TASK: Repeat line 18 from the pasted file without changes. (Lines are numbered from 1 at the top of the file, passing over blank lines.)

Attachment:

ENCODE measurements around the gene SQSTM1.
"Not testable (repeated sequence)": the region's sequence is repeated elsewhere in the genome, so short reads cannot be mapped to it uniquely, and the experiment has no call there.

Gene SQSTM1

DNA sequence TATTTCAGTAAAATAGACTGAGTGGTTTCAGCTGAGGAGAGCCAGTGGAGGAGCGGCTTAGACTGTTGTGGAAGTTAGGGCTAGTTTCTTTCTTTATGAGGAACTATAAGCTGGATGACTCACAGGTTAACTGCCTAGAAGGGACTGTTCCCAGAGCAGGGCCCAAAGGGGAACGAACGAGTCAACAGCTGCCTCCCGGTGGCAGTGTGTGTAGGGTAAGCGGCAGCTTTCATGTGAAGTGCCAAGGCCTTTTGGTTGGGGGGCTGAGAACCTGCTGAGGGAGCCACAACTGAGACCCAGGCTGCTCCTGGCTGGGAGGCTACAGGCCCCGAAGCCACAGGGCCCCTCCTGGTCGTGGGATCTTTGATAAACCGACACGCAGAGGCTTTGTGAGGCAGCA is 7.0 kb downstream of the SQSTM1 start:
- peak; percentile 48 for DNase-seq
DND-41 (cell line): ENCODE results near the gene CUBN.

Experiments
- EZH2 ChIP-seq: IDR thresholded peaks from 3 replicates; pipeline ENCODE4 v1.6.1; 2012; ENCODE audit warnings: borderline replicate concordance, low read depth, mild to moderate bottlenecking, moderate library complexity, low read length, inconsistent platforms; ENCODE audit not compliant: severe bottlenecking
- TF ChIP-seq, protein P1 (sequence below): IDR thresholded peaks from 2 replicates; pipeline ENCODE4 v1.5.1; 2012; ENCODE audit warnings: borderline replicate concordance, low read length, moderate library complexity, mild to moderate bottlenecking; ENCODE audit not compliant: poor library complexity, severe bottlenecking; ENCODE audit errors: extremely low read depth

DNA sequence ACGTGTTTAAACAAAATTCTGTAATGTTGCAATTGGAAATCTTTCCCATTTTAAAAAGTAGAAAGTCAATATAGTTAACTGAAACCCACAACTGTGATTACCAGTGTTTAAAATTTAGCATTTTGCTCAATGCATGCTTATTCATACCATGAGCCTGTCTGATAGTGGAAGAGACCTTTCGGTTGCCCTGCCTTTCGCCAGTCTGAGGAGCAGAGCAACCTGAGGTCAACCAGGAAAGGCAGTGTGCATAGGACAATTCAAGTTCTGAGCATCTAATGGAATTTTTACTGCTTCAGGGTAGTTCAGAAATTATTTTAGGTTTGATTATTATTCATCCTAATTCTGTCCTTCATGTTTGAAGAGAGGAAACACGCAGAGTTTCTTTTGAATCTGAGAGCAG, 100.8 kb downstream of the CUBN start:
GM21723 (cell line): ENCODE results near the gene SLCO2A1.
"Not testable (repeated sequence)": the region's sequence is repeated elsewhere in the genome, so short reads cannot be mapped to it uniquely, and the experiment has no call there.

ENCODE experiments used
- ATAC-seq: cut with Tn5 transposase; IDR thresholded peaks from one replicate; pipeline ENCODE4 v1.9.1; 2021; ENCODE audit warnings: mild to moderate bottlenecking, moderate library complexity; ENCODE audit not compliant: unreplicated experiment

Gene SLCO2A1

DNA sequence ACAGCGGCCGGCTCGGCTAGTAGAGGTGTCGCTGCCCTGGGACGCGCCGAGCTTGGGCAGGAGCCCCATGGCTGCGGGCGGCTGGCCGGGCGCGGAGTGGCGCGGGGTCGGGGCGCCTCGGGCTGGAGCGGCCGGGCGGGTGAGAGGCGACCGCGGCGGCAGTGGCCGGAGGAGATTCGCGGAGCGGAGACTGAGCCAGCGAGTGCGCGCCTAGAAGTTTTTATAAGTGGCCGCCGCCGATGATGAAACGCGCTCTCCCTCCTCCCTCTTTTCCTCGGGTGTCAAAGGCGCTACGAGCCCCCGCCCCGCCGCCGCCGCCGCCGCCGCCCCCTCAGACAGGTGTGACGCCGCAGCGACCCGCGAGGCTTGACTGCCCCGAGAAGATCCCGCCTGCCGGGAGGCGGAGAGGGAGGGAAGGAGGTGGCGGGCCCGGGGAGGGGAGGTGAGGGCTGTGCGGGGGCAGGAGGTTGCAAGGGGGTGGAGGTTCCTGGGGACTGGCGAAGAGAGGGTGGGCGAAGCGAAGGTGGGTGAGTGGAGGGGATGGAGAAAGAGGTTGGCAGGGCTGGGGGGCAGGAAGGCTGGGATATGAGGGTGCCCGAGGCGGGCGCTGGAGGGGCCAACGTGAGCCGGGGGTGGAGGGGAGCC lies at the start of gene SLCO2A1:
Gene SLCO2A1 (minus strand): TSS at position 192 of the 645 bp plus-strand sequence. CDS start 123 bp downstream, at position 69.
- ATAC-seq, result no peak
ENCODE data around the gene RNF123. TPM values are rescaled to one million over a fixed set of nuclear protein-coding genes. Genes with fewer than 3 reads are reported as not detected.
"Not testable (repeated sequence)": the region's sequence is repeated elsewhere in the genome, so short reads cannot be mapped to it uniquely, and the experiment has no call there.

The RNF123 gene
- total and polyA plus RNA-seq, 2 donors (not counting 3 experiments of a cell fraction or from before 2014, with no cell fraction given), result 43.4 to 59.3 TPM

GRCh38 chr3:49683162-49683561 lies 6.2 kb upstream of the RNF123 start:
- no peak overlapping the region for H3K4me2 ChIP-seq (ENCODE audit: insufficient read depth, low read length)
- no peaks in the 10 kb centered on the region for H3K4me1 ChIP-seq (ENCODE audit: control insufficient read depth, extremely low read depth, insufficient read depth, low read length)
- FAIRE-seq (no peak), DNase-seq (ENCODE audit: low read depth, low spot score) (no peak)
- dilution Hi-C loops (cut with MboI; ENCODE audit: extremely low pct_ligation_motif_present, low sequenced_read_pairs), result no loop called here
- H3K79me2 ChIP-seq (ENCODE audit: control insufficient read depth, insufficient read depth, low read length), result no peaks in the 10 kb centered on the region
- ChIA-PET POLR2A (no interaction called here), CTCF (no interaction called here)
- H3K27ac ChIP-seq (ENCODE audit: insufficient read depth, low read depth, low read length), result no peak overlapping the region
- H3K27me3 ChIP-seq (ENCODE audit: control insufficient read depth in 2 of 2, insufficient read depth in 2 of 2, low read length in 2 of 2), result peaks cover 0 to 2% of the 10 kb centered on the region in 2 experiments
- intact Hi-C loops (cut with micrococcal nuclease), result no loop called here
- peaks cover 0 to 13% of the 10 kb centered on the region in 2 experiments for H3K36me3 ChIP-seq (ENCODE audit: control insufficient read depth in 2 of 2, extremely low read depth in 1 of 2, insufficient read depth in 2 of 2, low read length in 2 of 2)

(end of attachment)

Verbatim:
- ATAC-seq, result no peak